On May 7, 1917, "...Robinson Motor Engine, while responding to a fire, started to backfire while leaving the engine house and showed more trouble at West Blvd. and Washington. On her return trip to engine house, she stopped and all efforts to start her failed. Had to tow her back to quarters with Truck 8, and while towing, Robinson engine ran into the back of Truck and broke R.F. headlight."
The Robinson "Jumbo" was towed to the shops for the final time on December 15, 1919. On the day before, while responding to an alarm, the motor quit running, "...efforts to start our motor failed, so we had Truck 8 tow us to try and start the motor. When motor started, the clutch would not release and Engineer Scott had to kill motor to keep from running into the Truck." ...Wagon marked 'Engine Co.39' and steam engine marked 'No. 8' were placed on duty December 16, 1919 and remained there until March 25, 1920 when American La-France Engine, shop no. 53 was placed on duty permanently replacing shop no. 28, as the Robinson had become known. No. 28 had gone to the shops and the storeroom, then later stored at Engine Co. 7, which was closed. It's not known if the shop had repaired her to at least driving condition or not, but by 1921 "Jumbo" had vanished completely from the fire department's inventory lists and was not heard from again.
Many more instances of mechanical failures could be cited, but I think we can gather from the instances related above that this pioneer pumping engine seemed to be unusually prone to break down. Only one other Robinson "Jumbo" Engine is known to have been in service locally and that in Long Beach. We have nothing regarding this engine or how successful she performed. Perhaps, before we pass judgment, we might try to project ourselves back in time, into the mud and mire, the dust, the steep hills, the streetcar tracks that would get caught between the rear tires and send the apparatus in unexpected directions when a turn was attempted and those solid rubber tires that in in the mud left drivers with little control. All of these driving conditions on rough and poorly paved streets were a big factor, and heavily laden fire apparatus was literally beaten to pieces. Other pumping engines closely followed the Robinson in service and they too were to experience the effects of the rough roadways of the time, though not to the same extent.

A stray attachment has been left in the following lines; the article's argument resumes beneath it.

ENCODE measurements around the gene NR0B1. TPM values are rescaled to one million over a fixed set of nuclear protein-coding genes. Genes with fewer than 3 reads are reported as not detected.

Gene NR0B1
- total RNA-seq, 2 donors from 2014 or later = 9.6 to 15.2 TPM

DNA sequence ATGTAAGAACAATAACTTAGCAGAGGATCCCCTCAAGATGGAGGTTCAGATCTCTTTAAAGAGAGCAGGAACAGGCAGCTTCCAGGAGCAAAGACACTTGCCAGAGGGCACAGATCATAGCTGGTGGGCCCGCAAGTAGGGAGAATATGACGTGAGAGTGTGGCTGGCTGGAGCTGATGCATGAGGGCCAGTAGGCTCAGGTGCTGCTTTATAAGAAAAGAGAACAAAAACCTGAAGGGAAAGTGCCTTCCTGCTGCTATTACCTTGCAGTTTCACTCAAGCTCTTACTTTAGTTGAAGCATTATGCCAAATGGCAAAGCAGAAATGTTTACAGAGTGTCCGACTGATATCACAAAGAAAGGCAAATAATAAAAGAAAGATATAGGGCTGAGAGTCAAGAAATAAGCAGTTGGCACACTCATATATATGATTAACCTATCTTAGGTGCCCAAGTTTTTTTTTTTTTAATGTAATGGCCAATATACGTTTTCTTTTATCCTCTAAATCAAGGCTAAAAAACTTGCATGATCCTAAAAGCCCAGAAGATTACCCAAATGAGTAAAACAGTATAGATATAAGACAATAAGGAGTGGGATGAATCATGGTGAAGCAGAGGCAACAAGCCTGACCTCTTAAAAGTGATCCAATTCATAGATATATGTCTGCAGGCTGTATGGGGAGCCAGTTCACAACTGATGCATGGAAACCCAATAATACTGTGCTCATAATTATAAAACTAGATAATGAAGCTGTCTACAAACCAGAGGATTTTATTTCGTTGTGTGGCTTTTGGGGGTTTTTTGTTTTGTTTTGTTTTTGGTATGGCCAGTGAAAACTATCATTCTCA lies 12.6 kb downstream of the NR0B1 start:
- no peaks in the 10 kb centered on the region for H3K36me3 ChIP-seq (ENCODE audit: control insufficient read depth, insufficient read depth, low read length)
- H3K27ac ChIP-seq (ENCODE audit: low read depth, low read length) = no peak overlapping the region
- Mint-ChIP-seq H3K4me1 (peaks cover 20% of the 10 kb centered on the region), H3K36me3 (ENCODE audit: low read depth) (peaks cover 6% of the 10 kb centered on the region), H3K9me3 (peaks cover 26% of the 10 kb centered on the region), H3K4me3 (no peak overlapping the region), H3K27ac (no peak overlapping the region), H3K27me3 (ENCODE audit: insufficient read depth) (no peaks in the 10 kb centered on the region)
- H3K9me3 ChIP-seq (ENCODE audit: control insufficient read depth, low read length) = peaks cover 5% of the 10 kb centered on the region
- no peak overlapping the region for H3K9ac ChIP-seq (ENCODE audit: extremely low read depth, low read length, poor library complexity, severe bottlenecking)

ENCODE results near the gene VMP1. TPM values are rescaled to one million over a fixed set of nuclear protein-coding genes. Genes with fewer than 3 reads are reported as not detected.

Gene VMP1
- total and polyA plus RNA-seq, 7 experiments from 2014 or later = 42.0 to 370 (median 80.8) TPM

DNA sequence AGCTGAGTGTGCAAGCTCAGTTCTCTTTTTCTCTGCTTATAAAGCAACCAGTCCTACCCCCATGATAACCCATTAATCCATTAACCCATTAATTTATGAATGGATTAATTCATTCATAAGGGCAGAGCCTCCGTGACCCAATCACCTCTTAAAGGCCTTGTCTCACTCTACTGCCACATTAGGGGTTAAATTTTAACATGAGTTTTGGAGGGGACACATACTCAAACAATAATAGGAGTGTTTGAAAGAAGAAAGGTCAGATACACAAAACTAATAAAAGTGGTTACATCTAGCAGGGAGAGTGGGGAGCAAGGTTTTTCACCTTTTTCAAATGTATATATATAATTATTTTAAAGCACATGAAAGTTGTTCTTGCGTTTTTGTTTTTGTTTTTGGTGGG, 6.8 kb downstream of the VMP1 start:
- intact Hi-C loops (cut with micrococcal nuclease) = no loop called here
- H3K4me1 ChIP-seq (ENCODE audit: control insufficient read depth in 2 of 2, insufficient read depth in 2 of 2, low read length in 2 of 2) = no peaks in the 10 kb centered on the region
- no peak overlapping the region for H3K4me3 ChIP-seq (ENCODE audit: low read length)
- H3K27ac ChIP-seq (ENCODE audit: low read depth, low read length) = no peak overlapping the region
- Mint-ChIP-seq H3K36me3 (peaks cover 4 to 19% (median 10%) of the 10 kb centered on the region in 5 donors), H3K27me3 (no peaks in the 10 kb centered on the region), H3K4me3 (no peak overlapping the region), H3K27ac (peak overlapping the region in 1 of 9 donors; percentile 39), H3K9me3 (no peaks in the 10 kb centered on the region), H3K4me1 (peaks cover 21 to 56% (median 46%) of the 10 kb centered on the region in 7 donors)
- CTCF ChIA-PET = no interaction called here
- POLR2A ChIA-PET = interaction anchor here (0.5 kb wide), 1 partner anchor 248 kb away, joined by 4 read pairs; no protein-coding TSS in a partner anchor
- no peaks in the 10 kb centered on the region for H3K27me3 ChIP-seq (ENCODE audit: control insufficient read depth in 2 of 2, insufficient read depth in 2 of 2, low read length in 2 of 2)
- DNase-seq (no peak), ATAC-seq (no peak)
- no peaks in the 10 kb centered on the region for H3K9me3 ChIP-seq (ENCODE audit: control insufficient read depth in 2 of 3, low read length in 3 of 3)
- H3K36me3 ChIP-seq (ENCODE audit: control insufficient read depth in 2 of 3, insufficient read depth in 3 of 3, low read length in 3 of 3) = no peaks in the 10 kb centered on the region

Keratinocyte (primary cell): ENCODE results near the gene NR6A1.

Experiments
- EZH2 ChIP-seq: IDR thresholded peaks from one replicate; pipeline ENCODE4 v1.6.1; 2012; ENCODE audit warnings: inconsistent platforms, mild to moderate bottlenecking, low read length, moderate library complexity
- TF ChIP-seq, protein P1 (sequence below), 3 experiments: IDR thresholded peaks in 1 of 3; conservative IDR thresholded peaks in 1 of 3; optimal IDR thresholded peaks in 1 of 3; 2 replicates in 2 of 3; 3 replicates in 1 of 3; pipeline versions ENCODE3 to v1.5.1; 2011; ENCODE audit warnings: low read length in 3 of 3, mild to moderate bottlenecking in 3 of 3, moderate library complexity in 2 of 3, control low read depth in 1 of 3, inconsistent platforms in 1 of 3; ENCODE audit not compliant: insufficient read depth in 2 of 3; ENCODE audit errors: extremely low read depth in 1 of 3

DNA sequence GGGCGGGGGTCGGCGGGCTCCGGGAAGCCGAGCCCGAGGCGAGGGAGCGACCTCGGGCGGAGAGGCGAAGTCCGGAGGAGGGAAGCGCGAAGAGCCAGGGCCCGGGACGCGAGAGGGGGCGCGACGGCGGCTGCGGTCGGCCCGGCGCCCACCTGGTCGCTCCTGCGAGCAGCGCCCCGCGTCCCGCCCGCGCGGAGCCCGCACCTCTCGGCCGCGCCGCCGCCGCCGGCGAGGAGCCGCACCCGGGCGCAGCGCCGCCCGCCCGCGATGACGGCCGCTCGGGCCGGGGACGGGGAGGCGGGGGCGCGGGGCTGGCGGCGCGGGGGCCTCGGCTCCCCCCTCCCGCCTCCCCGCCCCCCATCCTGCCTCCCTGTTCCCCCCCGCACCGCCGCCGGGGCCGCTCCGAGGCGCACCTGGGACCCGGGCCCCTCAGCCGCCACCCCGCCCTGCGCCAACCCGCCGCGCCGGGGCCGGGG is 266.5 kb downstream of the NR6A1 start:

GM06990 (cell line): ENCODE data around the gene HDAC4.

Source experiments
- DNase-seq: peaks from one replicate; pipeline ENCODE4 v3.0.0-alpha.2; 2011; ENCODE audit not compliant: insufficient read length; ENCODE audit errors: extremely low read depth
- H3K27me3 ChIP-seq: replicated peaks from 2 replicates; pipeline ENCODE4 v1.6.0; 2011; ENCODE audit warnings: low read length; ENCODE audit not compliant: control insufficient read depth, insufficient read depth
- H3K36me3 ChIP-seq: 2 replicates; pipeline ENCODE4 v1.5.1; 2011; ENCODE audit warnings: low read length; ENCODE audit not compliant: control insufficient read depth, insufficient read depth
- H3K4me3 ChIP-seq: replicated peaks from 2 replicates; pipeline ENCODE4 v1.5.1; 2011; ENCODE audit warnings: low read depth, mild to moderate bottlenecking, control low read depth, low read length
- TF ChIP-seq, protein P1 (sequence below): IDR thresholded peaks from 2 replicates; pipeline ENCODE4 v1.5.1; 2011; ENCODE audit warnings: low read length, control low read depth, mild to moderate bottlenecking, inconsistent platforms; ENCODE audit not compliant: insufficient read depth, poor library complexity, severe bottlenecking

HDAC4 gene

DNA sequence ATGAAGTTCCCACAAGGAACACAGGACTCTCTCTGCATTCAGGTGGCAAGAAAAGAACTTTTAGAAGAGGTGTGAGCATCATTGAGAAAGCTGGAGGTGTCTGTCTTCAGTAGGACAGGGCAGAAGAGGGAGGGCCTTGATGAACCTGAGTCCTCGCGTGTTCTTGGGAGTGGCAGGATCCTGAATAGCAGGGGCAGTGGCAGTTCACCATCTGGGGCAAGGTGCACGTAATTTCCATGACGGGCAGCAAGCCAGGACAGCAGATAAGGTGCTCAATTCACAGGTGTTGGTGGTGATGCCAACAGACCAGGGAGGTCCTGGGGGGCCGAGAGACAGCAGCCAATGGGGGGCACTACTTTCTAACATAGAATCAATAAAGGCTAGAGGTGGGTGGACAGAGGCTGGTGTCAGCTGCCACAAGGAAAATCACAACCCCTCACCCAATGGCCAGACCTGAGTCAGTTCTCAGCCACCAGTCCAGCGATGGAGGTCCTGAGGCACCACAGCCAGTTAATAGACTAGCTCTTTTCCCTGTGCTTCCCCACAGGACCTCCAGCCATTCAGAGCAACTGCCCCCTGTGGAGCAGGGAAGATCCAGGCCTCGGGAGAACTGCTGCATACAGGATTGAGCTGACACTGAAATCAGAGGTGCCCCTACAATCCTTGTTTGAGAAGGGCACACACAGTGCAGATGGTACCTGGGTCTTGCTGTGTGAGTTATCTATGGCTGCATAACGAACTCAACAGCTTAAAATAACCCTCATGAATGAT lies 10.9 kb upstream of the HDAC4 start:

So, while we keep these things in mind, we must find empathy for this pioneer machine and those stalwart men who handled her. The Robinson was the first pumping engine to replace the horse, but actually the horse was being replaced by motor dose wagons as early as 1909 on the L.A.F.D. On July 19, 1921, the horse era ended when the Gorter Water Tower was taken out of service and sent to the shops to be motorized using the La-France front-drive tractor that had been used on Engine 3's Extra First Size steamer. Some 13 years after the first motor hose wagon, the Los Angeles Fire Department's horses had been "pasture-ized."
Information used in the preparation of the article that appear in quotation marks were taken from the Company Journals of Engine 22 and 26. Mechanical specifications came from Mr. Greg Cone of White Post Restorations, White Post, Virginia and a Robinson Catalog in the author's collection. Photos of the old Engine 26's Robinson are quite rare. Those shown are from the collection from the late Fred S. Allen and the collection of the author.
Walt Pittman 7-20-87
This article appeared in the September 1987 issue of The Firemen's Grapevine.